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High-dose azithromycin versus high-dose amoxicillin-clavulanate for treatment of children with recurrent or persistent acute otitis media.

Author(s): Arrieta A, Arguedas A, Fernandez P, Block SL, Emperanza P, Vargas SL, Erhardt WA, de Caprariis PJ, Rothermel CD.

Affiliation(s): Children's Hospital of Orange County, Orange, California, USA.

Publication date & source: 2003, Antimicrob Agents Chemother. , 47(10):3179-86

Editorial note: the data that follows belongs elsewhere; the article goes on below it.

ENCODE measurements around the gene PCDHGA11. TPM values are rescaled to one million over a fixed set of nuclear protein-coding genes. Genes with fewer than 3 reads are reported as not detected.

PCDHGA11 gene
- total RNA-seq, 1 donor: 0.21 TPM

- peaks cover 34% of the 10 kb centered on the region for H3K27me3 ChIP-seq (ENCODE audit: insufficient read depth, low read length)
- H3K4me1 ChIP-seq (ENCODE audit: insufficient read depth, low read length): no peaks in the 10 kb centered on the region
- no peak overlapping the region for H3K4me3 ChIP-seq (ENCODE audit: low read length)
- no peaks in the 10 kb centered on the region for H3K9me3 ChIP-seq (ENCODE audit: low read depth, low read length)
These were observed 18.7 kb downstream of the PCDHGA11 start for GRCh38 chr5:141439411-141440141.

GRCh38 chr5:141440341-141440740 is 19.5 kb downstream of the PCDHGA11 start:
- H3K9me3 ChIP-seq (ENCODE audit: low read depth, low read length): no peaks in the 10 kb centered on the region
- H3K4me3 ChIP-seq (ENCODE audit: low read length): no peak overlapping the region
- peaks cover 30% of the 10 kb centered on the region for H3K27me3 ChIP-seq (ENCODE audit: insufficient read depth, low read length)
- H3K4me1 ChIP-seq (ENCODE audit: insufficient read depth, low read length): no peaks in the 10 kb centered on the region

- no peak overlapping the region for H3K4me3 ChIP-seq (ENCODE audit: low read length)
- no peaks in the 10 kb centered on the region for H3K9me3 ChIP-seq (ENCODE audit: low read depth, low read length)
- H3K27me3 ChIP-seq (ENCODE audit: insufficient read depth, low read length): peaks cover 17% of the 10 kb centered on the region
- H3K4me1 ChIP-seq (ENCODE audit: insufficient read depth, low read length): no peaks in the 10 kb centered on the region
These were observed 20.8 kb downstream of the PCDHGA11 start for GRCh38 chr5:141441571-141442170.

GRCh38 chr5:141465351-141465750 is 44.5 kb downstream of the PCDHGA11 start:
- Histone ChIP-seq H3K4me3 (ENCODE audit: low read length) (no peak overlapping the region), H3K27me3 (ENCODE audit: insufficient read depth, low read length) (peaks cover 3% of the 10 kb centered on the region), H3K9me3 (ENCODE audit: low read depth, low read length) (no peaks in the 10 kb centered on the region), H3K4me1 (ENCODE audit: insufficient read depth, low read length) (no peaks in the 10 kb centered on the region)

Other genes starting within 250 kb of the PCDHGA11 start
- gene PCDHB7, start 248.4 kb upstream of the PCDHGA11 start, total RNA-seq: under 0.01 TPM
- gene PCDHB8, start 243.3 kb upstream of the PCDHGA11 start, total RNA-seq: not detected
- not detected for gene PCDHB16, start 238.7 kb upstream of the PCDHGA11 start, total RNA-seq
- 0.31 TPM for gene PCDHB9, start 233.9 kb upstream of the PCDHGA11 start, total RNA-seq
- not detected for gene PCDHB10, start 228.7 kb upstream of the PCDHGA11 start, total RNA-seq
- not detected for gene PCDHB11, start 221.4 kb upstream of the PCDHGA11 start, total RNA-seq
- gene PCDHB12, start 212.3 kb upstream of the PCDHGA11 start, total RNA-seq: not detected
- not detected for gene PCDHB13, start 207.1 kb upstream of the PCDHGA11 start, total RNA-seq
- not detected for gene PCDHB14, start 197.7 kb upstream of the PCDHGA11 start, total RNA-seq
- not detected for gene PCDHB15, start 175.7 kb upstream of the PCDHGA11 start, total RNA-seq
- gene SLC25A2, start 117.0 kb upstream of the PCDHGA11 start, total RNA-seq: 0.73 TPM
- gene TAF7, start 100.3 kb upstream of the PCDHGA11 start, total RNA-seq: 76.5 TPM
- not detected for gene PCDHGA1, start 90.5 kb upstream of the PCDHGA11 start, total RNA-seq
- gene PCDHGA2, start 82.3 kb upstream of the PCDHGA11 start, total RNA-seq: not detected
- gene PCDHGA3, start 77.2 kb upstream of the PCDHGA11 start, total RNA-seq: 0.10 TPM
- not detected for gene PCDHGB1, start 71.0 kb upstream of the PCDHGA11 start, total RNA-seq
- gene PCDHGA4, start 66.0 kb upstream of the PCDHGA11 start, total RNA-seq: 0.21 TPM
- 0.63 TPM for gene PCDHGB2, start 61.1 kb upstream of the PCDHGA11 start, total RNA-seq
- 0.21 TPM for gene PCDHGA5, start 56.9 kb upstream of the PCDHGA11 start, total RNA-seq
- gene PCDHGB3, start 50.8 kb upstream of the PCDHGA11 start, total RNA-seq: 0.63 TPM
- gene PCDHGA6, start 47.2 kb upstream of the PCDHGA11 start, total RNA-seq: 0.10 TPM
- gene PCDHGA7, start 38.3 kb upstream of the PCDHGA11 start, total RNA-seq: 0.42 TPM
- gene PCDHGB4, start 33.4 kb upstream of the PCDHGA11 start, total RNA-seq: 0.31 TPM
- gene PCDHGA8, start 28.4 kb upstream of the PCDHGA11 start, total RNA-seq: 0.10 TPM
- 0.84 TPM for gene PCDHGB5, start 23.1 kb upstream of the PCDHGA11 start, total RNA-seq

Infants and young children, especially those in day care, are at risk for recurrent or persistent acute otitis media (AOM). There are no data on oral alternatives to high-dose amoxicillin-clavulanate for treating AOM in these high-risk patients. In this double-blind, double-dummy multicenter clinical trial, we compared a novel, high-dose azithromycin regimen with high-dose amoxicillin-clavulanate for treatment of children with recurrent or persistent AOM. Three hundred four children were randomized; 300 received either high-dose azithromycin (20 mg/kg of body weight once a day for 3 days) or high-dose amoxicillin-clavulanate (90 mg/kg divided twice a day for 10 days). Tympanocentesis was performed at baseline; clinical response was assessed at day 12 to 16 and day 28 to 32. Two-thirds of patients were aged < or =2 years. A history of recurrent, persistent, or recurrent plus persistent AOM was noted in 67, 18, and 14% of patients, respectively. Pathogens were isolated from 163 of 296 intent-to-treat patients (55%). At day 12 to 16, clinical success rates for azithromycin and amoxicillin-clavulanate were comparable for all patients (86 versus 84%, respectively) and for children aged < or =2 years (85 versus 79%, respectively). At day 28 to 32, clinical success rates for azithromycin were superior to those for amoxicillin-clavulanate for all patients (72 versus 61%, respectively; P = 0.047) and for those aged < or =2 years (68 versus 51%, respectively; P = 0.017). Per-pathogen clinical efficacy against Streptococcus pneumoniae and Haemophilus influenzae was comparable between the two regimens. The rates of treatment-related adverse events for azithromycin and amoxicillin-clavulanate were 32 and 42%, respectively (P = 0.095). Corresponding compliance rates were 99 and 93%, respectively (P = 0.018). These data demonstrate the efficacy and safety of high-dose azithromycin for treating recurrent or persistent AOM.

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